According to the Congressional Review Act (CRA), before any major new rule goes into effect Congress and the Government Accountability Office (GAO) must receive a rule report. It must contain a copy of the rule and be received at least 60 days prior to the rule taking effect. The CFPB’s failure to turn in this two-page report to Congress on time is the reason for this much appreciated delay.
Stay tuned as we keep you up to date and don’t forget, the best way to prepare yourself is to join the conversation. In an ever changing industry it is important to partner up with a title agency that has aligned and complied with the new regulations. Agencies powered by the Florida Agency Network (FAN) are prepped and ready to lead the way during this immense industry change.
Find out more about partnering with an agency in the network:
The TILA-RESPA rule goes into effect October 3 of this year. What transactions does it apply to? It applies to almost every closed-end consumer credit transaction secured by real property. Check out what the CFPB had to say below:
In an industry that is constantly modifying it is important to partner with those who stay abreast of the changes. Title agencies that are in the Florida Agency Network (FAN) have been a part of the conversation and are ready to lead the industry through these changes. To find out more about partnering with an agency in the network contact: Max@FLagency.net
Curious about compliance with the TILA-RESPA rule?
Check out the CFPB’s site.
What It Took to Get a Mortgage in 2012
By: The KCM Crew, KCM Blog
An outright dual-tracking ban and serious consideration of loan modification requests are just two provisions in a series of national servicing standards rolled out by the Consumer Financial Protection Bureau late Wednesday.
The CFPB’s official servicing rules, which take effect Jan. 2014, create a baseline set of standards for all U.S. servicers to follow.
The guidelines apply to all mortgage servicers, except for smaller servicing shops that deal with 5,000 or fewer loans.
THE CFPB SERVICING RULE IN A NUTSHELL
The CFPB’s official mortgage servicing guidelines released Wednesday forbid dual-tracking, or from starting a foreclosure if a borrower already submitted a completed application for a loan mod or foreclosure alternative.
To give borrowers time to submit loan-mod applications, the CFBP rule prevents servicers from making a first foreclosure notice or filing until a mortgage is at least 120 days delinquent.
Furthermore, servicers must inform a borrower of all loss mitigation options after the homeowner has missed two consecutive mortgage payments. This requirement forces servicers to provide a written notice with examples of options that could be available to troubled borrowers.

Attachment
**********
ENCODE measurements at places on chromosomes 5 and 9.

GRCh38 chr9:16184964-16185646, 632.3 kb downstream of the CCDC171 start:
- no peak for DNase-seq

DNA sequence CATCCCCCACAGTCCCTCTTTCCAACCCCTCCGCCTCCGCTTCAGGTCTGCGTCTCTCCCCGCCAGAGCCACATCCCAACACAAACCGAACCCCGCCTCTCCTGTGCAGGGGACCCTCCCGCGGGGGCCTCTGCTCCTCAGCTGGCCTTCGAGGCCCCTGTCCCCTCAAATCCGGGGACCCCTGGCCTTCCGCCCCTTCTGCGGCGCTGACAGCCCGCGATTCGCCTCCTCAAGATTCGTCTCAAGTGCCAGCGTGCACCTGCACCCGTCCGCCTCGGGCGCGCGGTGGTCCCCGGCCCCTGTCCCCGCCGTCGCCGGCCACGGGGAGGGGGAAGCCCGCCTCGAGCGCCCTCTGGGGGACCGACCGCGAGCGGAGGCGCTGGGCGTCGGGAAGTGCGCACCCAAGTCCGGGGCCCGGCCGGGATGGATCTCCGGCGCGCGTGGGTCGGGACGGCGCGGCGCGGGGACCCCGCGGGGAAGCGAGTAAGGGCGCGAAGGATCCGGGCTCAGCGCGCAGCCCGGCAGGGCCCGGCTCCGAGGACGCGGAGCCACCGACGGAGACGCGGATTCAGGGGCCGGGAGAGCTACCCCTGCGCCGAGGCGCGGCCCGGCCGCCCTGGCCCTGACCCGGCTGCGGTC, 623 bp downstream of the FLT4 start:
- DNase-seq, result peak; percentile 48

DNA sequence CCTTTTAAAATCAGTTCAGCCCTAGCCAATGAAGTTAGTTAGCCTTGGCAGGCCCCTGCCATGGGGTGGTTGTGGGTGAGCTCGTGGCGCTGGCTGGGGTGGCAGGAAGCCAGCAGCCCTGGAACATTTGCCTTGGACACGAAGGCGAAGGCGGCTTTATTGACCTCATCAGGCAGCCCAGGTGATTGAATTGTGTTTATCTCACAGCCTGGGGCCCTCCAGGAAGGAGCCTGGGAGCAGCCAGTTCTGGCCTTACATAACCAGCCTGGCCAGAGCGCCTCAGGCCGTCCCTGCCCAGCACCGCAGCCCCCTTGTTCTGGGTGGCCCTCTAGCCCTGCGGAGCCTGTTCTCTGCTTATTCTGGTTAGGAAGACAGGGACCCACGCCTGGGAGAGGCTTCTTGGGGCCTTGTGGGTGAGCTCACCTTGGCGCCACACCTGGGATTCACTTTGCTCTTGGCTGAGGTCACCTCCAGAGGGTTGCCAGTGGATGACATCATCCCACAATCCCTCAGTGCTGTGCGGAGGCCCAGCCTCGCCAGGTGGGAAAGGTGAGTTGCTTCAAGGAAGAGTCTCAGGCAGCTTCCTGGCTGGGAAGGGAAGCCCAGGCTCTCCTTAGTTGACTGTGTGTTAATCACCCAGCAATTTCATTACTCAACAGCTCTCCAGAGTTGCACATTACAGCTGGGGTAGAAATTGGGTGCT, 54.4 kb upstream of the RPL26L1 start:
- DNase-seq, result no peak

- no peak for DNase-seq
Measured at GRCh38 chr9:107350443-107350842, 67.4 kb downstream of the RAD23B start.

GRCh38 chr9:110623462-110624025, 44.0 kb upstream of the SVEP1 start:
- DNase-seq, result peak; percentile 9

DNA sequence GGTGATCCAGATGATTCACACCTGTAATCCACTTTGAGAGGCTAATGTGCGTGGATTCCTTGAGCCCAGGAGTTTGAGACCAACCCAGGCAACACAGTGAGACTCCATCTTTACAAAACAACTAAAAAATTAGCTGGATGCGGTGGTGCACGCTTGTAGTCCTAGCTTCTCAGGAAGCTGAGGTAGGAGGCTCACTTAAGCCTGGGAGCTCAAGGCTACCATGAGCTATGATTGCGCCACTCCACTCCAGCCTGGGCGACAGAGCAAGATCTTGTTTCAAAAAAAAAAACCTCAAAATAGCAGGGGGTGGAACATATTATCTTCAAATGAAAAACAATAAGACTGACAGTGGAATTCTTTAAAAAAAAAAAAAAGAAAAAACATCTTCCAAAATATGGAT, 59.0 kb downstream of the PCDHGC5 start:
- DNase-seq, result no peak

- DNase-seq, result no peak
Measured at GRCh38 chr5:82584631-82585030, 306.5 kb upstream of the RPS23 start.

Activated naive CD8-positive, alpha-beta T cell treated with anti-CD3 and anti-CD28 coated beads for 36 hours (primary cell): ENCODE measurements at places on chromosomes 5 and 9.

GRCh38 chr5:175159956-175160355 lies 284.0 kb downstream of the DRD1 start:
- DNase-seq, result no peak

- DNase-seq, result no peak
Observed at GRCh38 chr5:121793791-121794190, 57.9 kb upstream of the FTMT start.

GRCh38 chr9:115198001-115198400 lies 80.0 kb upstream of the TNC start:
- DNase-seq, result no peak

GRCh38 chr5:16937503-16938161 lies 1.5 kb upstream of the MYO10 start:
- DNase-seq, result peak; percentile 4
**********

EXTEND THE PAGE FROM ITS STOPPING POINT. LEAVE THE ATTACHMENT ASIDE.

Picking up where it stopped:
The CFPB servicing rule also mirrors guidelines outlined in the national foreclosure settlement and by prudential regulators last year. The new CFPB rule says servicers must deploy policies and procedures that provide delinquent borrowers with direct, easy and continuous access to servicing employees who can assist with loan issues.
In addition, these servicing employees are responsible for alerting borrowers who miss information on loan modification applications and for ensuring documents reach the right personnel for processing. The contacts also have to provide continuous updates to the borrower on loan modifications.
HANDLING LOAN MOD REQUESTS
Mortgage servicers must deploy a fair review process that considers all foreclosure alternatives available from either the investors or mortgage owners.
Servicing shops are no longer allowed to steer borrowers to options that are most financially favorable to the servicing shop.
Furthermore, if an application for a loan modification arrives at least 37 days before a scheduled foreclosure sale, servicers must consider and respond to the borrower’s request.
In addition, if the servicer offers a foreclosure alternative, the borrower must be given time to accept the offer before the servicer can move for foreclosure judgment or sale. The CFPB added that servicers cannot foreclose if a borrower reaches a loss mitigation agreement, unless the borrower fails to perform their part of the deal.
KEEPING THE BORROWER INFORMED
The servicing guidelines from CFPB require servicers to offer borrowers regular and clear monthly statements, showing the amount owed and due date of the next payment. These statements should also break down payments by principal, interest, fees, escrow and include recent transaction data.
If a mortgage rate is about to adjust for the first time on an adjustable-rate mortgage, servicers have to provide the borrower with a disclosure.
The CFPB says borrowers can no longer be surprised by forced-placed insurance policies attached to their accounts. If such a transaction is required, the servicer must provide advance notice and pricing information before charging consumers. In addition, a servicer has to have a reasonable basis for concluding a borrower lacks this type of insurance before acquiring a policy. When servicers do buy insurance and find out it was not needed, the policy must be terminated within 15 days with all premiums refunded.